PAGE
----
The Arthur Moreau Story by Guy Booth
|The Arthur Moreau Story by Guy Booth|
|Reviewer: Sue Magee|
|Summary: A horror and a mystery which can be read on two levels and both are terrifying. Guy Booth popped into Bookbag Towers to chat to us.|
|Buy? Yes||Borrow? Yes|
|Pages: 236||Date: September 2011|
|Publisher: Arena Books|
You could be forgiven for thinking that Johnny Debrett is an unlikely hero, given his occupation as a seller of second hand books, but he has some illustrious connections, not least to Sir Frederick Appleby. Some say that he runs the country and Appleby's deputy, Peter Tyndale is married to Debrett's sister, Celia. Our tale began many years before with some two hundred mysterious and widely reported deaths on a French island which hadn't elicited a single cry of grief from a relative, but we join the story as Appleby asks Debrett to attend the funeral in France of a former business partner, Arthur Moreau. There are, apparently, some unresolved queries about Moreau and despite Debrett's estrangement from the deceased over recent years he's thought to be the person best able to obtain the answers.
It seemed an innocuous suggestion and little enough to do for the man who devoted so much of himself to the country, but it set Debrett, who narrates our story, and his assistant, Thomas in the midst of a terrifying mystery. It's not long before they realise that people (if you can call them such) are being cloned at various centres throughout the world, but why is no one - and certainly not the national governments - aware of the massive installations where the kadets are produced? Most importantly, what is the ultimate aim and who is behind it?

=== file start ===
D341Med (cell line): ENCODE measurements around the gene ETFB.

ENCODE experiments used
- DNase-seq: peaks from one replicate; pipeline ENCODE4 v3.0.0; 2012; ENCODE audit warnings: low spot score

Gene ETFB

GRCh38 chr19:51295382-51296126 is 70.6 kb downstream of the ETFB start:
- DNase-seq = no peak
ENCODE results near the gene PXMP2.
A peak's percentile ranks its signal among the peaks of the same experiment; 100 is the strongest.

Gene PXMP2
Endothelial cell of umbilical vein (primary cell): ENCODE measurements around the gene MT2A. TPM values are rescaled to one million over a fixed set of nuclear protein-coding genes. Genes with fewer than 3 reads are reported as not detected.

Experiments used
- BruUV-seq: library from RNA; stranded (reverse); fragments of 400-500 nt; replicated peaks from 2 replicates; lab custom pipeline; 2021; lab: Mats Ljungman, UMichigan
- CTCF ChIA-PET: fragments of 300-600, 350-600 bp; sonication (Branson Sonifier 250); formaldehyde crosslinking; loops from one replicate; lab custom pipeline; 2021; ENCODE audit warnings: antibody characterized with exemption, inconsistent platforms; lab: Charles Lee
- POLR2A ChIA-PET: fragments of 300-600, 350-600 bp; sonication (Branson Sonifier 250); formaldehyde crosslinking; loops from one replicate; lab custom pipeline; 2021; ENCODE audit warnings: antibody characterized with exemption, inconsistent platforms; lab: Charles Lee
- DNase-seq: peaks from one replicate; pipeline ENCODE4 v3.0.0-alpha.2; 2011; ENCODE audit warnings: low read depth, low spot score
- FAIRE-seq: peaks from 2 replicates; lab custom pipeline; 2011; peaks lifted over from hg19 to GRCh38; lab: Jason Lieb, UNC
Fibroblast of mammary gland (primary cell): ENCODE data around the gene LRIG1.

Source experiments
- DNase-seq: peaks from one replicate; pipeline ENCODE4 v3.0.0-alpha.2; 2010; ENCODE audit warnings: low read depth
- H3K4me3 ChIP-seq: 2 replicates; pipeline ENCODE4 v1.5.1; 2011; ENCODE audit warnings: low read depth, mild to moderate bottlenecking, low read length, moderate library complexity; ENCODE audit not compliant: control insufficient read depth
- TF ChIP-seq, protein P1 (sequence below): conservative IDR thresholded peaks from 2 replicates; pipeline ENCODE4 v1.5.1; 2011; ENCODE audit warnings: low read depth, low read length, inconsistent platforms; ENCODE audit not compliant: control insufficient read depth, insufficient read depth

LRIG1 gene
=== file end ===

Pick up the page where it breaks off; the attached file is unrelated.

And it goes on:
It's a book which you can read on more than one level. If your taste is for horror, for debauchery, sadism and violence then you will find it here. Much of what Debrett and his allies encounter is gut churning: legions of kadets are not produced - or disposed of - nicely, world domination usually requires that the end justifies the means and sexual sadism - particularly homosexual sadism - is not for the faint hearted. On the other hand you can read The Arthur Moreau Story as the ongoing fight between good and evil - but you'll still need a strong stomach, not least because it should make you wonder how the criminally insane can reach positions of power in society.
Characterisations of the males - and particularly those I thought of as 'the old queens' is good and at times very good - with the women being rather less rounded. I'm not certain that this matters too much as women tend to be bit players, even when they're film stars. The horror in the book is overwhelming in places but there's still a decent mystery at the heart of the story and I certainly didn't see the final twist as it came along. I liked the writing style too - Guy Booth has an excellent turn of phrase: a waltzing chaos of dainty gilt chairs as a ship foundered particularly stuck in the mind.
I'd like to thank the author for sending a copy to the Bookbag.
You can read more about Guy Booth here.
For more horror we can recommend Zone One by Colson Whitehead.
Guy Booth was kind enough to be interviewed by Bookbag.
You can read more book reviews or buy The Arthur Moreau Story by Guy Booth at Amazon.co.uk.
You can read more book reviews or buy The Arthur Moreau Story by Guy Booth at Amazon.com.
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